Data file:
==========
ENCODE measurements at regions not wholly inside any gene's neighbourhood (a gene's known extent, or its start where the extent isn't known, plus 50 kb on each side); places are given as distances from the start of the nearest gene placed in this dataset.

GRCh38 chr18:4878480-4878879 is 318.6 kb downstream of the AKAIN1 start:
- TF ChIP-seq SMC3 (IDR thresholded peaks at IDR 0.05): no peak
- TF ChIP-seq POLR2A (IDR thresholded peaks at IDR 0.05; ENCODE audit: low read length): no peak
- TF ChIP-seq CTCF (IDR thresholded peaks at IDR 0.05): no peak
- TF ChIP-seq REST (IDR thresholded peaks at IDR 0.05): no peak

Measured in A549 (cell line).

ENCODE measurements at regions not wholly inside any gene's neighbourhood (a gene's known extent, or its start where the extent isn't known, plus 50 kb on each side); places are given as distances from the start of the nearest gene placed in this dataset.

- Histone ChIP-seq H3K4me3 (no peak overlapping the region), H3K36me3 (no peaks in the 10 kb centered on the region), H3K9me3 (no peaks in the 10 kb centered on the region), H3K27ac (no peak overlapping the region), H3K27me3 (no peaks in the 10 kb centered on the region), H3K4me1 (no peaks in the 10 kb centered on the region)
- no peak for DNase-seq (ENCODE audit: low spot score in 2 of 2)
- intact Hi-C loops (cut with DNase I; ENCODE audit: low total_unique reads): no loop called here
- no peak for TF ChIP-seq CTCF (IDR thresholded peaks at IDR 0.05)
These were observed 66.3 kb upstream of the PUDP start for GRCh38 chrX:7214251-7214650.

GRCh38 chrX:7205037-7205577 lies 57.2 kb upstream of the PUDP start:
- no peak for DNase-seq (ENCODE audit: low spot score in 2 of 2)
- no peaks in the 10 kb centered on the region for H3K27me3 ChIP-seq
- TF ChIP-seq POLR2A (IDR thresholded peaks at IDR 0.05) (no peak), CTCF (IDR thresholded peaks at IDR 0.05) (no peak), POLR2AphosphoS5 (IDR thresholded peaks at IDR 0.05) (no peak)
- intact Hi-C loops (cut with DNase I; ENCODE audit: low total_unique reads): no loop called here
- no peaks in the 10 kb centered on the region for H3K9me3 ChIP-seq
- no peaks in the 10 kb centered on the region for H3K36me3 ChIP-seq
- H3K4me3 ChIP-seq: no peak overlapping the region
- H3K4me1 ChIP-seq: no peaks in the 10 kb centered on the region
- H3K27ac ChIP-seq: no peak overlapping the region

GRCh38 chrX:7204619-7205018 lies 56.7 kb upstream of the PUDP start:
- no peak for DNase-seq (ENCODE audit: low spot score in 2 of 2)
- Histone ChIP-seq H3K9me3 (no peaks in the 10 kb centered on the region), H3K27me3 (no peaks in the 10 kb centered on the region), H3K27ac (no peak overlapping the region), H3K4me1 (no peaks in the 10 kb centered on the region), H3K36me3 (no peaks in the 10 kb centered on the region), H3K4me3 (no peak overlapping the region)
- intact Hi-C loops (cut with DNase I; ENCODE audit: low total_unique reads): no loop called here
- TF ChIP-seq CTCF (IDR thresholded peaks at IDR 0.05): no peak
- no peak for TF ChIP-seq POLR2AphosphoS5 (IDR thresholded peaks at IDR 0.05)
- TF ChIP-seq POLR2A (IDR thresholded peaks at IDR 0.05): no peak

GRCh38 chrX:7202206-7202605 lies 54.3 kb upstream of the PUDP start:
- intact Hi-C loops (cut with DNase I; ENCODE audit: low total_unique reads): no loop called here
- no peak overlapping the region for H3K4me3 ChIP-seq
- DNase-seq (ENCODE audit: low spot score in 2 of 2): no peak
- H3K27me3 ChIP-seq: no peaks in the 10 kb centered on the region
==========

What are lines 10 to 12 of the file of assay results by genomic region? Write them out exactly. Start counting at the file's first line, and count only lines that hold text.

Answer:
- no peak for DNase-seq (ENCODE audit: low spot score in 2 of 2)
- intact Hi-C loops (cut with DNase I; ENCODE audit: low total_unique reads): no loop called here
- no peak for TF ChIP-seq CTCF (IDR thresholded peaks at IDR 0.05)